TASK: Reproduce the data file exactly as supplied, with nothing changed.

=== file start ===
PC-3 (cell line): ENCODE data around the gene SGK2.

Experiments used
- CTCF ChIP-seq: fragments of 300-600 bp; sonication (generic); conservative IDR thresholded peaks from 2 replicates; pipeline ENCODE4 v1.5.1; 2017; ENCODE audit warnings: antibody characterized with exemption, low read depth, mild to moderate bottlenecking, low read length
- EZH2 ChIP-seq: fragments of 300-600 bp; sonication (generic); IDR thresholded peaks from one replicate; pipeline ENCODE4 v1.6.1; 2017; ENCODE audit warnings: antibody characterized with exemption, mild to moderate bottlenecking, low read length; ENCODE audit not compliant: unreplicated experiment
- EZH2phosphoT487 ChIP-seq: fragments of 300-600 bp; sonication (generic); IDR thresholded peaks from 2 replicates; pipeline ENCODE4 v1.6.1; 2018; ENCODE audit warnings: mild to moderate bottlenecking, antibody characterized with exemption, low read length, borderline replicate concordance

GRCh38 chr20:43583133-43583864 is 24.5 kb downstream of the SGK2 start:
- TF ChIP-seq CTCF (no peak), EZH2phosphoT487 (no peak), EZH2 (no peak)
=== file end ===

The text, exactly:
PC-3 (cell line): ENCODE data around the gene SGK2.

Experiments used
- CTCF ChIP-seq: fragments of 300-600 bp; sonication (generic); conservative IDR thresholded peaks from 2 replicates; pipeline ENCODE4 v1.5.1; 2017; ENCODE audit warnings: antibody characterized with exemption, low read depth, mild to moderate bottlenecking, low read length
- EZH2 ChIP-seq: fragments of 300-600 bp; sonication (generic); IDR thresholded peaks from one replicate; pipeline ENCODE4 v1.6.1; 2017; ENCODE audit warnings: antibody characterized with exemption, mild to moderate bottlenecking, low read length; ENCODE audit not compliant: unreplicated experiment
- EZH2phosphoT487 ChIP-seq: fragments of 300-600 bp; sonication (generic); IDR thresholded peaks from 2 replicates; pipeline ENCODE4 v1.6.1; 2018; ENCODE audit warnings: mild to moderate bottlenecking, antibody characterized with exemption, low read length, borderline replicate concordance

GRCh38 chr20:43583133-43583864 is 24.5 kb downstream of the SGK2 start:
- TF ChIP-seq CTCF (no peak), EZH2phosphoT487 (no peak), EZH2 (no peak)